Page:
Friday, September 17, 2010

Is it pretentious to read xkvd even though you need wikipedia to get the math jokes? (Especially if you still don't get it after a quarter-hour reading & not understanding how Ackermann functions work?)

Oh, btw: another explanation I didn't get. (Having read through it three times now... nope, still not getting it.)

2 comments:

Bill said...

The Ackermann function is a triviality that is designed to grow as fast as possible. It does this by applying itself to itself at every iteration, so it quickly gets hard to write down or conceptualize. I don't think it's used for anything other than an example.

So the joke really boils down to "let's take a function that is huge, and give it a huge argument!" to generate a number too large for even mathematicians to comprehend. Fools. Trivially stacking large things together isn't going to impress anyone.

Mitch H. said...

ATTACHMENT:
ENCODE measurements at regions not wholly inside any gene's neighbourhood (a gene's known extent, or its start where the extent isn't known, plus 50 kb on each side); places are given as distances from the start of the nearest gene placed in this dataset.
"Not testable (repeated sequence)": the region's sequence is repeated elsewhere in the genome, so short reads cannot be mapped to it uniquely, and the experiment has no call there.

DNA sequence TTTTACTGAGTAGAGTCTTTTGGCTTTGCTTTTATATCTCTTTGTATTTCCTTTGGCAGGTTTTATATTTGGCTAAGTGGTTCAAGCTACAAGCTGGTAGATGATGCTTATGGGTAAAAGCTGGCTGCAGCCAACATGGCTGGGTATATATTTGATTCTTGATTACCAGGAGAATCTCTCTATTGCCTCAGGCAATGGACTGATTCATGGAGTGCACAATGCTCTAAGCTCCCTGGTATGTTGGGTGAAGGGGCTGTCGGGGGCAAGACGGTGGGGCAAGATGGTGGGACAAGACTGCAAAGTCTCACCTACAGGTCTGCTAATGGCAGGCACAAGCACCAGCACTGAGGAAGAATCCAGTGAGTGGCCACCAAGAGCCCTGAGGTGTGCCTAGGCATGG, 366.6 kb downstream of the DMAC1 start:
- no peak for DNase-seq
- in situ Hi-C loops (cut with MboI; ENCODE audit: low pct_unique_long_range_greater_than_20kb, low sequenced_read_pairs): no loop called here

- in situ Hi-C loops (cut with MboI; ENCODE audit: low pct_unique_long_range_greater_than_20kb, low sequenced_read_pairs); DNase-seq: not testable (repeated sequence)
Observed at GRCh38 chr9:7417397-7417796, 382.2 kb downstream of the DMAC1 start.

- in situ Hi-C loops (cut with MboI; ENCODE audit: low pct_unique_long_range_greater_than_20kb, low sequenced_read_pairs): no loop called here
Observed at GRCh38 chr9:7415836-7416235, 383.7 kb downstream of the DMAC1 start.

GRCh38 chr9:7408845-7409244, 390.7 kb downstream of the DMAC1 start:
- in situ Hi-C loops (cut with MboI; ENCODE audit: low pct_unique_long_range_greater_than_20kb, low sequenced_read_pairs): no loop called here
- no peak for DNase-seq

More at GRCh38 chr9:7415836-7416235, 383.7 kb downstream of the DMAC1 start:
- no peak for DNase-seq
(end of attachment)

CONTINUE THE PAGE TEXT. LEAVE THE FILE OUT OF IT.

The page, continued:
Oh, I got the *gag* and the meaning - conclusions are trivial, I can generally get the gist of the *implications* of any given bit of math. It's following the *logic* that always defeats me. Any sufficiently complicated bit of math is indistinguishable from witchcraft as far as my understanding is concerned. It's related to why I have historically had difficulty learning new languages. I make intuitive leaps too easily, thus I don't really do well with the gaps in between.

And largeness always impresses - even if that impression is revulsion or contempt. Why else would there be such a thing as "Graham's Number"?